Tarr is a well-known Glock apologist, and he makes no apology for his longtime advocacy of the Glock 19 as a carry pistol. But he also has a soft spot for the big Glock 17L.
Glock manufactures more models of pistols than most people might suspect. While they have made pistols in seven different calibers through the years, by far their highest-selling and most popular pistols, both in the United States and internationally, have been those chambered in 9mm. For this article, I wanted to examine their two “biggest” 9mm pistols—the Glock 19 and the Glock 17L.
The Glock 19 has been Glock’s biggest-selling pistol in the United States almost since its introduction, and the 17L is, physically, the biggest 9mm pistol that Glock makes. Let’s start with the Glock 19, but to get there we’ll have to mention the pistol that brought us all to the party.
The flagship of the Glock line is the Glock 17. Introduced in 1982, the Glock 17 was neither the first polymer-framed pistol nor the first striker-fired handgun, but its combination of great ergonomics, shootability, capacity, and reliability soon made it hugely popular.
The Glock 17 is chambered in 9mm and features a 17-round magazine, and is a full-size, “duty sized” handgun. It offered a 4.48-inch barrel and overall was 7.32 inches long by 5.43 inches tall (with a magazine in place).
With its polymer frame, it weighed only 22 ounces unloaded. That’s a fine size handgun for an exposed belt holster, but many people wanted a smaller version.
Enter the Glock 19.
Introduced in 1988, the Glock 19 is basically just a cut down Glock 17. Chambered in 9mm, it offers a 4.01-inch barrel. The frame has been shortened so that the overall height of the pistol is 4.99 inches, with a reduction in magazine capacity from 17 to 15. Width of the pistol remained the same at 1.18 inches, and it is approximately an ounce lighter than the Glock 17.
I have on more than one occasion written that the Glock 19 is the carry gun against which all others should be judged. For concealed carry it is the Goldilocks gun, not too big and not too small—just right.
It is small enough to conceal under minimal clothing and light enough that it is not a burden to carry all day. It is also large enough that 99% of people will be able to get the entire hand on the grip. And because of the low bore axis, it is nearly as comfortable to shoot as the full-size 17, which means it has less felt recoil and muzzle rise than many competing full-size pistols.
Combine that with a 15-round magazine capacity and you have the poster child for the concealed carry gun of choice for millions of people. The Glock 19 is popular with both law enforcement and military personnel around the world, not to mention the U.S. commercial market for its combination of size, capacity, and shootability.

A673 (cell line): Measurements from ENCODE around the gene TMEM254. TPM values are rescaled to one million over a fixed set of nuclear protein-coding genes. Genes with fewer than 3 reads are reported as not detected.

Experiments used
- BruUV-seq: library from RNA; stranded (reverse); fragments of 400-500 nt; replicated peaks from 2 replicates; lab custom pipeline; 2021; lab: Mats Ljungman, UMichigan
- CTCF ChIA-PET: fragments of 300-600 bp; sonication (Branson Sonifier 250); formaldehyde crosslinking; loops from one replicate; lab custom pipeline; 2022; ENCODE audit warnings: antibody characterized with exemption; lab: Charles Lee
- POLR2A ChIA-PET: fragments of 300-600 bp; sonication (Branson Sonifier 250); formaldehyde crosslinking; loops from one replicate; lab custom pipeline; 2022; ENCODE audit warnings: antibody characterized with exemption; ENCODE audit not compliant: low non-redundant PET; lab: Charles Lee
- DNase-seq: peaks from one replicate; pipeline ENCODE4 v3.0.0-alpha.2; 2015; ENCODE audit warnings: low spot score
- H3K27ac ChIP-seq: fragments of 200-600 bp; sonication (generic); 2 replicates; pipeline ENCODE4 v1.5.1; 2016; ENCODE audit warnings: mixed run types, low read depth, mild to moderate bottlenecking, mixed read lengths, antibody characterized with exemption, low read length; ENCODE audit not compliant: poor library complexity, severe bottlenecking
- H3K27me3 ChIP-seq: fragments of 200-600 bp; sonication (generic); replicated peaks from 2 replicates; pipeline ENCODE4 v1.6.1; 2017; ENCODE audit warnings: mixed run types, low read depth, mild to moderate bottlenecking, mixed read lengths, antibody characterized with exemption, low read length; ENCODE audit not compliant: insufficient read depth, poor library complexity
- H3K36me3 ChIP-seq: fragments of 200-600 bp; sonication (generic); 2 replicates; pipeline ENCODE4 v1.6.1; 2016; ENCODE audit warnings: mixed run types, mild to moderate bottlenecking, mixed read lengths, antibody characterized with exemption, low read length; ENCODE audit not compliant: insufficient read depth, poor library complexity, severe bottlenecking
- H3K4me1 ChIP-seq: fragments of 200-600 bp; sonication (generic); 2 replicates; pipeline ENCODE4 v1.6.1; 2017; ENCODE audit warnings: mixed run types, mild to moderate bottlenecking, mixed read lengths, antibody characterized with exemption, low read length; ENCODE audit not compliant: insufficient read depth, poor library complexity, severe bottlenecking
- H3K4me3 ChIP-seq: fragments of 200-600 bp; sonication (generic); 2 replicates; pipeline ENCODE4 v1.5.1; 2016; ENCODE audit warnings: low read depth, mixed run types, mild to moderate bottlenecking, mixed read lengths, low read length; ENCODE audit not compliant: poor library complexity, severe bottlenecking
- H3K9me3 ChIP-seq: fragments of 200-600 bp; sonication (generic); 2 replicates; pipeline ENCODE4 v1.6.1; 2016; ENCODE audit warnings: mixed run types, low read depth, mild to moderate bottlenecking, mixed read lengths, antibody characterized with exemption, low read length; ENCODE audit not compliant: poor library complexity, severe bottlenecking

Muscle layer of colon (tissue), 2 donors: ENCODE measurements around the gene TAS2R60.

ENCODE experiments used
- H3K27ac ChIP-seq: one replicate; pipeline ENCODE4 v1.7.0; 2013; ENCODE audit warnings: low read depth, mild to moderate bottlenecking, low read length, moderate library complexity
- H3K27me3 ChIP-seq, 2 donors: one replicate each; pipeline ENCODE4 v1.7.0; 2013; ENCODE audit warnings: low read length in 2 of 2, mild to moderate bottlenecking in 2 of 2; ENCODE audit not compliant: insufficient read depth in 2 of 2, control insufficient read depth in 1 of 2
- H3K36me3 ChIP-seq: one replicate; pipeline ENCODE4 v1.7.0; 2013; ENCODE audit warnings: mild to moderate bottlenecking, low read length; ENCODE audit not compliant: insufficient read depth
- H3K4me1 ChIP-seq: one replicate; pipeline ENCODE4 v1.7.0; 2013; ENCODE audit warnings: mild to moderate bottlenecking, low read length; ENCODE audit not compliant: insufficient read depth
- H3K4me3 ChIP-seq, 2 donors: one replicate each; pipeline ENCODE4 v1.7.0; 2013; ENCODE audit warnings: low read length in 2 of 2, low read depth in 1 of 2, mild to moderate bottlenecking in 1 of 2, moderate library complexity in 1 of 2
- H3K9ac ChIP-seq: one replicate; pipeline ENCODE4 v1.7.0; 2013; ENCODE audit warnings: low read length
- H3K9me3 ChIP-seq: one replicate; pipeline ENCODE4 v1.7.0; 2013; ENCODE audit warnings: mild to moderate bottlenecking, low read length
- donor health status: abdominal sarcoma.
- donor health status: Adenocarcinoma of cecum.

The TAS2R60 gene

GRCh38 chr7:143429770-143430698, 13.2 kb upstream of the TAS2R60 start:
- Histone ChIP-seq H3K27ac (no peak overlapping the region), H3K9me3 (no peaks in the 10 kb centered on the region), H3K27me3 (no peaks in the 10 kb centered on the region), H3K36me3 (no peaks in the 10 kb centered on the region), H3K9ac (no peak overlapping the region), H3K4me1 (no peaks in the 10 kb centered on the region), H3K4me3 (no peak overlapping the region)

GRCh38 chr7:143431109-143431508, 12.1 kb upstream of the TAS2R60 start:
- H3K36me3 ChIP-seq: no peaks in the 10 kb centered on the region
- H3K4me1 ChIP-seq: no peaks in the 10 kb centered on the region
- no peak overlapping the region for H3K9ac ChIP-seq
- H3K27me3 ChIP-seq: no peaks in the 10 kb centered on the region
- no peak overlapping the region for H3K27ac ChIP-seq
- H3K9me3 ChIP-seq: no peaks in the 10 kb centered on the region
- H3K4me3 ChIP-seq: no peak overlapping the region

Glock is currently making several versions of the Glock 19, and I wanted to cover two of them in this article.
Davidson’s Exclusive Gen 4 Glock 19
First off, I have to point out that I have a lot of strong opinions about Glocks. Gen 4 Glocks don’t “suck” as I like to say, however I am irritated that with their 4th Generation guns Glock didn’t fix any of the things I felt needed fixing (plastic sights, too-heavy trigger pulls, etc.) while “fixing” stuff that wasn’t broken. But still I would carry a box-stock Gen 4 Glock 19 over most other carry guns on the market.
When it comes to Glocks…a Glock is a Glock is a Glock. They all look the same, and they’re ugly and boring to look at. Their beauty is in their performance. But whether it’s cars or guns, Americans like to customize their stuff. So anything that can personalize the pistol or make it not so ugly and boring, is of great interest to many shooters.
However, many gun owners are hesitant to customize their own guns, especially if they are meant to be carry guns. To make matters worse, Glock seldom offers custom variants, and those rarely to the consumer market.
Into this vacuum have jumped distributors, which offer a number of exclusive models. The colored Glock 19 you see in the accompanying photos is just such a gun, a distributor’s exclusive from Davidson’s, available through Gallery of Guns (www.galleryofguns.com).
This is a Gen 4 Glock in two-tone matte Cerakote finish. The slide is done in FDE (flat dark earth), and the frame is finished in Bazooka Green Cerakote. And no, I’m not making that name up. While the name makes me roll my eyes, in person I actually like both the Bazooka Green color and the overall two-tone look of this pistol. Everyone at my FFL felt the same way.
Remember, Cerakote is a finish applied to the exterior of the pistol. Here are a few words of wisdom: don’t stipple a Cerakoted frame, or you’ll find that the color is only skin deep. I know someone who learned that the hard way.